By Stefanie Severin, HRA Junior Volunteer and Jess Anderson, Adoptions Outreach Coordinator
Have you ever thought about what it might be like to be a classroom pet? Envisioned yourself in a teeny tiny body, surrounded by lots of children? While it can be a positive experience to take care of an animal, and while some people don’t quite feel ready for a cat or a dog, it’s important to remember that nourishing another creature, no matter how small, requires careful research beforehand regarding appropriate enrichment and housing – while some enclosures might be cute or perfect for sitting on a desk, nobody would like to be stuck in the same tiny cage every, or swim around in a dull and too-small fish bowl! Before welcoming one of the following types of pets into your classroom or home, keep in mind some of these important facts.
These guys can be super social – at HRA, we’ll adopt two for the price of one! - remember that the recommended living space for 1 guinea pig is a minimum of 7.5 square feet. The recommended diet includes hay and a limited amount of fresh vegetables and fruit.
Fun Facts: A Guinea pig can run from when they’re 3 hours old and they can be litterbox trained!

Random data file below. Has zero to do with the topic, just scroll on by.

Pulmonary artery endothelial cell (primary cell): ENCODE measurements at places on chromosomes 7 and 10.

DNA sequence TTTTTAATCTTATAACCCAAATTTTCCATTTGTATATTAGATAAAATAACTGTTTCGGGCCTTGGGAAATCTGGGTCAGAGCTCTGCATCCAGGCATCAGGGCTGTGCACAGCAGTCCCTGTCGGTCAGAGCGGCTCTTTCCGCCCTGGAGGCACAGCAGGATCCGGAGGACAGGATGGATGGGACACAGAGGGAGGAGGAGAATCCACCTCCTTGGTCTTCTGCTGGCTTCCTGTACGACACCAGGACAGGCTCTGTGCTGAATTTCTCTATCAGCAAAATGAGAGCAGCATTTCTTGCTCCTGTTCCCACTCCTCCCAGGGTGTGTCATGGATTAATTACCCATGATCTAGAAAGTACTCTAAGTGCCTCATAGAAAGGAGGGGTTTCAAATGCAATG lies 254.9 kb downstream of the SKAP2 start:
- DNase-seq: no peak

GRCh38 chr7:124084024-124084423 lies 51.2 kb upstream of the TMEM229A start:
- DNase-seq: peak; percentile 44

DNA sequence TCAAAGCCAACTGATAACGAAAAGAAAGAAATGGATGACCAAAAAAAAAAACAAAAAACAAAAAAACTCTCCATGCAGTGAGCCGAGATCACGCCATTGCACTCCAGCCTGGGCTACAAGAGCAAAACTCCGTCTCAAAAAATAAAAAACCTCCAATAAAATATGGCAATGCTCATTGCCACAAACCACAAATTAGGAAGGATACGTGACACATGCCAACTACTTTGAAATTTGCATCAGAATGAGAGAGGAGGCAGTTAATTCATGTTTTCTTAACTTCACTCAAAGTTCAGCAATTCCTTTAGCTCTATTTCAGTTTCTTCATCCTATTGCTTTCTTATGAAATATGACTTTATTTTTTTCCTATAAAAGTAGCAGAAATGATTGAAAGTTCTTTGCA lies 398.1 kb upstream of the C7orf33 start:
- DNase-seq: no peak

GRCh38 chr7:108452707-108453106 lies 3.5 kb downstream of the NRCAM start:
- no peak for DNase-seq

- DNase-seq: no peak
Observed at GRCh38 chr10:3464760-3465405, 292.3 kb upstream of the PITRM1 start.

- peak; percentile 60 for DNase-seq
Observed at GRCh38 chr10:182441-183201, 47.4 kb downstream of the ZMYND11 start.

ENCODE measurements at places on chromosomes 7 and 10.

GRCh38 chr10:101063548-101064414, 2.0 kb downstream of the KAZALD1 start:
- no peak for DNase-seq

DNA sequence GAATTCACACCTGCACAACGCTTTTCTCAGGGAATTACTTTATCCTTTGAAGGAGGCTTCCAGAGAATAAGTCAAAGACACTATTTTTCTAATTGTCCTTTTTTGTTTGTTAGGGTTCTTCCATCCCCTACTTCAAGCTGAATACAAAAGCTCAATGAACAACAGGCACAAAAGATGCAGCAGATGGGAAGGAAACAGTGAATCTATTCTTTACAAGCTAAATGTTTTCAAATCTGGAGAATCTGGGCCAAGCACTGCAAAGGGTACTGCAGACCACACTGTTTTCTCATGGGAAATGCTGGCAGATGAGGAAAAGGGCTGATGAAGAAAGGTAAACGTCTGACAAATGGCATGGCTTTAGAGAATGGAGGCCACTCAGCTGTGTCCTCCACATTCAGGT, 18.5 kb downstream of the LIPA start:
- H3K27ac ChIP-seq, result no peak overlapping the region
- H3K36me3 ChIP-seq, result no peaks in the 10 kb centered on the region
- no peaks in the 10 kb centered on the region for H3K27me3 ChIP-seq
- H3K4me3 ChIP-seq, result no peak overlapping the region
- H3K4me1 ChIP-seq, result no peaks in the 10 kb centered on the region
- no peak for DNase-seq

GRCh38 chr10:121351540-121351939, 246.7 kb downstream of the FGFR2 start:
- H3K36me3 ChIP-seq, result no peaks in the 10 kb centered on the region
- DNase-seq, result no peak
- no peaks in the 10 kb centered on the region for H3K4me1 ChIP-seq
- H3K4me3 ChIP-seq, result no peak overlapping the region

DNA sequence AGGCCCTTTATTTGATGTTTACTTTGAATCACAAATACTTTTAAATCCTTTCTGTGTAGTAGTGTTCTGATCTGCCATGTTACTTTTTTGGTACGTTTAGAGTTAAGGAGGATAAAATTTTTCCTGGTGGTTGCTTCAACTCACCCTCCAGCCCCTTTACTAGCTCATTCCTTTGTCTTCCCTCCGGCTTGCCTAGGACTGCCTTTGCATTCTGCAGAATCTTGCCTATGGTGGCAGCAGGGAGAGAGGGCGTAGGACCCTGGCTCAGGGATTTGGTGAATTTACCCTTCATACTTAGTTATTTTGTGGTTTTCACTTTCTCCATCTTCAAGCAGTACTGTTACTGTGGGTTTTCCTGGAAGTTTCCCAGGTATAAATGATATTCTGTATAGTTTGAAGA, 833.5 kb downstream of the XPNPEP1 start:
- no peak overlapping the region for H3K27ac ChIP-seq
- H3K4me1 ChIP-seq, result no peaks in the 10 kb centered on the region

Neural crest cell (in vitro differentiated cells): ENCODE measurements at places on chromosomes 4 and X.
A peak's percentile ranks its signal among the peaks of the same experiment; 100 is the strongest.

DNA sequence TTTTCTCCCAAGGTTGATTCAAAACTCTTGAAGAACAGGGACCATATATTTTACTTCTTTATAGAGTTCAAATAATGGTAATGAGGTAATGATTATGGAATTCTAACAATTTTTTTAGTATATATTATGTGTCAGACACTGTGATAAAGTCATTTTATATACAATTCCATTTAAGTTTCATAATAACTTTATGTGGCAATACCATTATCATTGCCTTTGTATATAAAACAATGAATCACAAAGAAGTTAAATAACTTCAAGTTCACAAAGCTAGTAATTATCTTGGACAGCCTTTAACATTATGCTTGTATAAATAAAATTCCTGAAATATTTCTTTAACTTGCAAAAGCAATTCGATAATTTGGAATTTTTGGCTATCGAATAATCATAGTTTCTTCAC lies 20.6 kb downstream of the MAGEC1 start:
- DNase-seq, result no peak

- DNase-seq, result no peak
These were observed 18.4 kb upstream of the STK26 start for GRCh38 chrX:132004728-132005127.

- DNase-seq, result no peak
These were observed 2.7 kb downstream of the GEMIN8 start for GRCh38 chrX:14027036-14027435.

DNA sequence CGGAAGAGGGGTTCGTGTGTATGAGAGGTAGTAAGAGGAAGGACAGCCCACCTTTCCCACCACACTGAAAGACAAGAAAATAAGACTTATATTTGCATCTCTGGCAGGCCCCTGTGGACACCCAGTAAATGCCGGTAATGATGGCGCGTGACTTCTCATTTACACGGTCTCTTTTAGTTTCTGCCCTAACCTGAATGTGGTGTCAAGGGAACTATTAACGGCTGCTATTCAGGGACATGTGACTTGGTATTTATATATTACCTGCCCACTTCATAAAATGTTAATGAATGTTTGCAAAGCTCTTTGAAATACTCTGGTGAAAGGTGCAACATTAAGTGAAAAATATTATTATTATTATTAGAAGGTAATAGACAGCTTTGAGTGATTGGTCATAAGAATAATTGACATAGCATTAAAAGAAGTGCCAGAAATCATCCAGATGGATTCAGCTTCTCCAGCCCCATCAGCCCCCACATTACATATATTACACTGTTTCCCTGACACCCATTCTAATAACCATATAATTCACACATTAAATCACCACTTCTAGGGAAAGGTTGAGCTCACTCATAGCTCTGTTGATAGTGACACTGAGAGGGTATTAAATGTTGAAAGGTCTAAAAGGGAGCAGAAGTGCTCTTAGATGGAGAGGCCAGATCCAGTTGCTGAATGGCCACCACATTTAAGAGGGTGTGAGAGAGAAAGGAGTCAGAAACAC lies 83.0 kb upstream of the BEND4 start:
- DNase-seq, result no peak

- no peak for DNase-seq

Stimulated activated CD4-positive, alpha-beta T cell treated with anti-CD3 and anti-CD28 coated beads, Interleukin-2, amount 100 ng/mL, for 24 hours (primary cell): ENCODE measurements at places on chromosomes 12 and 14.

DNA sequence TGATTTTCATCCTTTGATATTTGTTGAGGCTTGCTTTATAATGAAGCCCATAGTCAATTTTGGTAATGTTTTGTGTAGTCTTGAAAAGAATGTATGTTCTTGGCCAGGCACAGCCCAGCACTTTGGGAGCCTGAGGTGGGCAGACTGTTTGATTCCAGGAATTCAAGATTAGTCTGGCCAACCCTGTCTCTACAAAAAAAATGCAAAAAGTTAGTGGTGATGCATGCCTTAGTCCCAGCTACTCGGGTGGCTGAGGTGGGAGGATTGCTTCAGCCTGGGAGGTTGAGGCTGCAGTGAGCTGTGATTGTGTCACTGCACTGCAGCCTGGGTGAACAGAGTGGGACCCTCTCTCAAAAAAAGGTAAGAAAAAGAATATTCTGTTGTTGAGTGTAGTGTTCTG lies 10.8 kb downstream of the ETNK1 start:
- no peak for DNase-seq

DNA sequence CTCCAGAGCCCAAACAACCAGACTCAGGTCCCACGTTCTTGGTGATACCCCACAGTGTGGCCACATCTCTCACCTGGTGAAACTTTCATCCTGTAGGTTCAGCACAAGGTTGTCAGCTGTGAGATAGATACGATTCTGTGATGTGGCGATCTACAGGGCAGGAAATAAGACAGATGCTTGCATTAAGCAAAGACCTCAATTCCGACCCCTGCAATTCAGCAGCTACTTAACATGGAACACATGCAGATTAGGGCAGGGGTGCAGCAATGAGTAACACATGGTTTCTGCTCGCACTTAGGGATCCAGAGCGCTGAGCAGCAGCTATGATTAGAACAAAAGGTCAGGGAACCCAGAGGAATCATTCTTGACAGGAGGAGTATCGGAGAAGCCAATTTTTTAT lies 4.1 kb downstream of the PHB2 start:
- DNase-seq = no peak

The recommended living space for one turtle is a 30 to 55 gallon tank for turtles 8 inches and under, and a 75 to 125 gallon tank for turtles larger than 8 inches. The recommended diet for a turtle includes live insects, snails, small fish, worms, in addition to plant matter like dandelion leaves and lettuce.
Fun Fact: There are over 50 bones in the shell of a turtle. Small children should be careful – if improperly handled, turtles can secrete a bacteria called salmonella, which can make people sick!
The recommended living space for a hamster is a wire cage or aquarium at least 24 x 12 inches, and at least 12 inches tall. The recommended diet includes seeds, grains, and dried or fresh fruits and vegetables.
Fun Fact: A hamster’s teeth grow continuously, so they need something to gnaw on to wear down their teeth. They also LOVE space and exercise!
The recommended living space for betta fish is a tank about 2.5 gallons in size at the least - so no, they shouldn’t live in small fish bowls! Betta fish are omnivores, so their diet should be protein-rich, with occasionally some fiber and fruits or vegetables.
Fun Fact: Betta fish actually prefer to live in warm water at a pH of 6.5-7. They can even learn to do tricks, and can survive out of water for short periods of time (not recommended, though!).